9 Million Users Downloaded Fraudulent Google Play Apps
Nearly ten-million users unknowingly downloaded fraudulent ad malware apps on Google Play, touted as game and photography apps. A total of 85 fraudulent apps have been identified and deleted from Google Play.
Although Google Play routinely audits and removes any policy-breaching apps, these apps were more evolved and sophisticated than their predecessors.
Once the adware apps were installed, they displayed copious amounts of advertisements to the user, generating revenue for the app developer.
Additionally, many of the apps had deceptive methods of preventing deletion. Some apps had their app’s icon hidden, and instead created a short-cut on the phone’s home screen, thus avoiding deletion via being dragged and dropped into the “uninstall” section of the phone’s screen.
Trend Micro, the company that uncovered the fraudulent apps, provided a list of these apps — including Cos Camera, Pop Camera, Super Selfie Camera, and One Stroke Line Puzzle — all had a million downloads each.
These apps all had one commonality – the sheer volume of one-star reviews on Google Play. The most common complaint was the copious amounts of advertisements. Although this should have deterred many users, this was counteracted by just as many five-star reviews. These positive reviews could easily have been purchased or disingenuous.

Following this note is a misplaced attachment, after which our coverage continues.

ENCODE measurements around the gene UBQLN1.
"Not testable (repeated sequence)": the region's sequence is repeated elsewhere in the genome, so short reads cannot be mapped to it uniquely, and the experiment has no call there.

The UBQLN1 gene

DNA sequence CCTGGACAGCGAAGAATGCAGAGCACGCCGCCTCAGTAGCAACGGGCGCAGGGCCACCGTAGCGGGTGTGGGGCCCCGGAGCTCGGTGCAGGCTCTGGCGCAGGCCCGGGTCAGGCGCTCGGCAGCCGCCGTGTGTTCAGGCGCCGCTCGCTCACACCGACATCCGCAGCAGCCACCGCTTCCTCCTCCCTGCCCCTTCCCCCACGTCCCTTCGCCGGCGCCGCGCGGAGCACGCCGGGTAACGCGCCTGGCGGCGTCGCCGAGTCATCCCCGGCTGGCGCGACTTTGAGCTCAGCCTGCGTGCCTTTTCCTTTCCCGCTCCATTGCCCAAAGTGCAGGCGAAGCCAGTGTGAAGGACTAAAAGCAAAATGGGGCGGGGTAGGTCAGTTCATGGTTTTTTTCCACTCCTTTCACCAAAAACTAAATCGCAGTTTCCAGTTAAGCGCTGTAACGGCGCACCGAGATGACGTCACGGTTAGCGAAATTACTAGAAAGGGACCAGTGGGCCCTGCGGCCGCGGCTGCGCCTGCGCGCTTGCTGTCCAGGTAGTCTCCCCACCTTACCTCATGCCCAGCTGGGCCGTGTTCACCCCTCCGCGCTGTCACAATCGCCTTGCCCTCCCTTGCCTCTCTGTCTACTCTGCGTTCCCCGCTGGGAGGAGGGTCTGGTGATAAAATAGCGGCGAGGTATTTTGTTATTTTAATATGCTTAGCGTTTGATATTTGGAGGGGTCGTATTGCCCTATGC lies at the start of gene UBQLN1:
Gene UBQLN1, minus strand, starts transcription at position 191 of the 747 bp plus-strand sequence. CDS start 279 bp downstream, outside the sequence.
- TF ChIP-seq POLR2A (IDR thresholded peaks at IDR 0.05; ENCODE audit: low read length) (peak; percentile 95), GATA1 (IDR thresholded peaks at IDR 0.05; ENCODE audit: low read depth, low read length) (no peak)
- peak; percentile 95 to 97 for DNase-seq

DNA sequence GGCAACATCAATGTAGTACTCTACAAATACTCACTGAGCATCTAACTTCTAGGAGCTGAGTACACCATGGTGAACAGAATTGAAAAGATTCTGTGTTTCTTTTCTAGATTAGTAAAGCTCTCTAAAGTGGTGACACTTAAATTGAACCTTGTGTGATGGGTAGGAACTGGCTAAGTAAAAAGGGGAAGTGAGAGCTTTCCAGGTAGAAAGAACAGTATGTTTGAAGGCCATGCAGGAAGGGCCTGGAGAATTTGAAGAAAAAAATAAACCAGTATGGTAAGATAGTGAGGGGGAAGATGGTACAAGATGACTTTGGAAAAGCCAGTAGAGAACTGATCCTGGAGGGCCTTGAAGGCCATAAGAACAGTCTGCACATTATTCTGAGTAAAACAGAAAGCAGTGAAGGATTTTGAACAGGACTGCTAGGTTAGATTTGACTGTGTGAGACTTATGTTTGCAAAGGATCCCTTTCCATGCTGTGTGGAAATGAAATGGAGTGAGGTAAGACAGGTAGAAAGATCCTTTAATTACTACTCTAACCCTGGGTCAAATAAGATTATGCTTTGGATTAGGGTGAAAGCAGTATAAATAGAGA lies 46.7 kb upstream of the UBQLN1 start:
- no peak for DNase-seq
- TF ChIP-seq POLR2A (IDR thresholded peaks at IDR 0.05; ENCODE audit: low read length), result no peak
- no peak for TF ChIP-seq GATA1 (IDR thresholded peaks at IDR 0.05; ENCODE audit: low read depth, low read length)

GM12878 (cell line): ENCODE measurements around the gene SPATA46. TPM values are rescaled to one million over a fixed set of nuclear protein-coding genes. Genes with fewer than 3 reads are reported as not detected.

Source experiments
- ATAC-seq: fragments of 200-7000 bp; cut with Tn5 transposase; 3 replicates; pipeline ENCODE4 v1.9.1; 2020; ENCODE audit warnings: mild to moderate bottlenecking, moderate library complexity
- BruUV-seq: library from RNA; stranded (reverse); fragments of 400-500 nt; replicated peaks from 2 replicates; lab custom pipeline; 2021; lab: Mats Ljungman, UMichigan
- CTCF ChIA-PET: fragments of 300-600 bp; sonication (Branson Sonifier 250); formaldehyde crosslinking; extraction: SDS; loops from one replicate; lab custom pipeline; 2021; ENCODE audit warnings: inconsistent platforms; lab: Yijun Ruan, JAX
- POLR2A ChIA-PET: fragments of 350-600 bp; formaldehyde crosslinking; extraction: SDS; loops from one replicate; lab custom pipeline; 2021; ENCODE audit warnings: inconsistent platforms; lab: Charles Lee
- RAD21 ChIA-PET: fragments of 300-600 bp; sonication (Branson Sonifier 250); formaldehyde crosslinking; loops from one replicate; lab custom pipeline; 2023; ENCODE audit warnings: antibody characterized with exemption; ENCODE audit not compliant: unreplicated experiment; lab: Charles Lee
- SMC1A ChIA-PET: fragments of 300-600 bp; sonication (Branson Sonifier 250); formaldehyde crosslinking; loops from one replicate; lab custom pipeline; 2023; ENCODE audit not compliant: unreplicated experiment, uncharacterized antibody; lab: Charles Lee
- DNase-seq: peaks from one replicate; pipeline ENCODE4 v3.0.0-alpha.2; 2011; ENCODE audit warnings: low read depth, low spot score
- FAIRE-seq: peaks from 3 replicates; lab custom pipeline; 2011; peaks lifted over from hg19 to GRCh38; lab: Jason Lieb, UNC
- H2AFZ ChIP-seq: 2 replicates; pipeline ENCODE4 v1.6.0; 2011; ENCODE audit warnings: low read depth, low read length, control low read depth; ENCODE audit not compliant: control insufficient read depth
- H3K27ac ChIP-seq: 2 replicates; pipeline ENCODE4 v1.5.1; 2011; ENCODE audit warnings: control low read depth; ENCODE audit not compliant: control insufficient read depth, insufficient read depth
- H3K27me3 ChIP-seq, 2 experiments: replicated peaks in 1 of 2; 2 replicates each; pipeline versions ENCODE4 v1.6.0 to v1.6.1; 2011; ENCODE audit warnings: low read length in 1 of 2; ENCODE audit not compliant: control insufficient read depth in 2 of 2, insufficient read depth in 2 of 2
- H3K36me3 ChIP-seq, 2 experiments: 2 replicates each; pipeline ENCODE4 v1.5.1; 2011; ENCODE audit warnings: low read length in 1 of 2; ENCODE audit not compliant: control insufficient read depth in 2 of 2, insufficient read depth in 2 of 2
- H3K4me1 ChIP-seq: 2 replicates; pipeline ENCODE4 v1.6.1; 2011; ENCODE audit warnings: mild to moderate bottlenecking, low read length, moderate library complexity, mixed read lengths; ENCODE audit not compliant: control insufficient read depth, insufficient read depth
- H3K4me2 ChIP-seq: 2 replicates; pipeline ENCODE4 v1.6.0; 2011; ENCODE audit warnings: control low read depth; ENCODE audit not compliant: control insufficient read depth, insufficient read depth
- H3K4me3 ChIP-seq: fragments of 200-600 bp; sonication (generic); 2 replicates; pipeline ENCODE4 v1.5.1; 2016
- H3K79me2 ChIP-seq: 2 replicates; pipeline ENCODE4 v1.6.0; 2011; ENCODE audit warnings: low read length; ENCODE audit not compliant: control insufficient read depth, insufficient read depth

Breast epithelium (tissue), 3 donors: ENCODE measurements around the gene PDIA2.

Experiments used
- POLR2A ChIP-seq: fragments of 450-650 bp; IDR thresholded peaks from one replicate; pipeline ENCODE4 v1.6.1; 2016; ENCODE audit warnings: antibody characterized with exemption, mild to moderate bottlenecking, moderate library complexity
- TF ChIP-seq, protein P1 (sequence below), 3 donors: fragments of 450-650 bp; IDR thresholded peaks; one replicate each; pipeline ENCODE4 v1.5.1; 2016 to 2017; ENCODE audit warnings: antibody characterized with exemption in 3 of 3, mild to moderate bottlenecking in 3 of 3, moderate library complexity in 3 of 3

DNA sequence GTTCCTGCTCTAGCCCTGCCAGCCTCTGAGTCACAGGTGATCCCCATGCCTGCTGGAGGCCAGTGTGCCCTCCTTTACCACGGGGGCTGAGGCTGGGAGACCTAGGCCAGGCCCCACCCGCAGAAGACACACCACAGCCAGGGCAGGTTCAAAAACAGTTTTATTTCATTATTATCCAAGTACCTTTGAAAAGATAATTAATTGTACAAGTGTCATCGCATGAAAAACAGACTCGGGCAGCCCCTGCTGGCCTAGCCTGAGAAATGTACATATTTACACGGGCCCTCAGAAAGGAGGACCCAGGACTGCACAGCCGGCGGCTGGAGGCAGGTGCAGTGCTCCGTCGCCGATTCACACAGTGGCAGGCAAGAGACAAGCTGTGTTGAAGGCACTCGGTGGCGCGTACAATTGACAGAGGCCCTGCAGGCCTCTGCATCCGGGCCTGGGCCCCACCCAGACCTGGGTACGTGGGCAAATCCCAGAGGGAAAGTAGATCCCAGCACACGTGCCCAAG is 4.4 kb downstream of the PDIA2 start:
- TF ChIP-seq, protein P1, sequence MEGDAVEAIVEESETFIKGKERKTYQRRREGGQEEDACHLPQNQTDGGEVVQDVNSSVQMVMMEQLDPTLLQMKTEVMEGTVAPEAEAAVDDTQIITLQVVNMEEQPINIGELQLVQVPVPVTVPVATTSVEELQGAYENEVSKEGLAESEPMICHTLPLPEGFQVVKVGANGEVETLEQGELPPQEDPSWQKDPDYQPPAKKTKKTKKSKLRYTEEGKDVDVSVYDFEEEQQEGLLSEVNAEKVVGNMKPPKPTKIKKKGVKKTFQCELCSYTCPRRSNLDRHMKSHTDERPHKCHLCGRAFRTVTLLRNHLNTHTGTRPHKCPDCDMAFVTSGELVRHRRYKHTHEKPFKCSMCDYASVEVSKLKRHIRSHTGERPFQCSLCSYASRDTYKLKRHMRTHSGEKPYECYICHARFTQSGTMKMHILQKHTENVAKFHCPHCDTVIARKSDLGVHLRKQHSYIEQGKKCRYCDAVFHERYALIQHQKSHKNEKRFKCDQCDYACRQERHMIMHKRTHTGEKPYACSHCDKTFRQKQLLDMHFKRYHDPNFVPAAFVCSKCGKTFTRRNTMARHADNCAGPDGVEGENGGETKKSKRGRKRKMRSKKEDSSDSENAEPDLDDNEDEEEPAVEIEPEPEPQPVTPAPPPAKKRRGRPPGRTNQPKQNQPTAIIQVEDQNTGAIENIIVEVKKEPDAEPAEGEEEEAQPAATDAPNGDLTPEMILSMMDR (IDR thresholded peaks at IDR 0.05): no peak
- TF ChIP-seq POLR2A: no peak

The issue of fraudulent apps does not just extend to adware. Often innocent-looking apps are hidden ad-fraud apps, that once downloaded generate revenue for the app developer
Ad fraud is commonly perpetrated by these malicious apps, that once downloaded go on to perform a wide array of fraudulent activities from user’s genuine phones, such as SDK spoofing, click spamming and click injection. Ad fraud is estimated to cost advertisers $5.8 Billion this 2019 according to a report by the Association of National Advertisers, based in the United States.
Interceptd discovered in their report – State of Mobile Ad Fraud 2018, that 27% of mobile ad traffic in Google Play is fraudulent.
Last year, Google removed over 700,000 malicious and fraudulent apps from Google Play. Google does not usually comment on these removals, aside from announcing their deletion.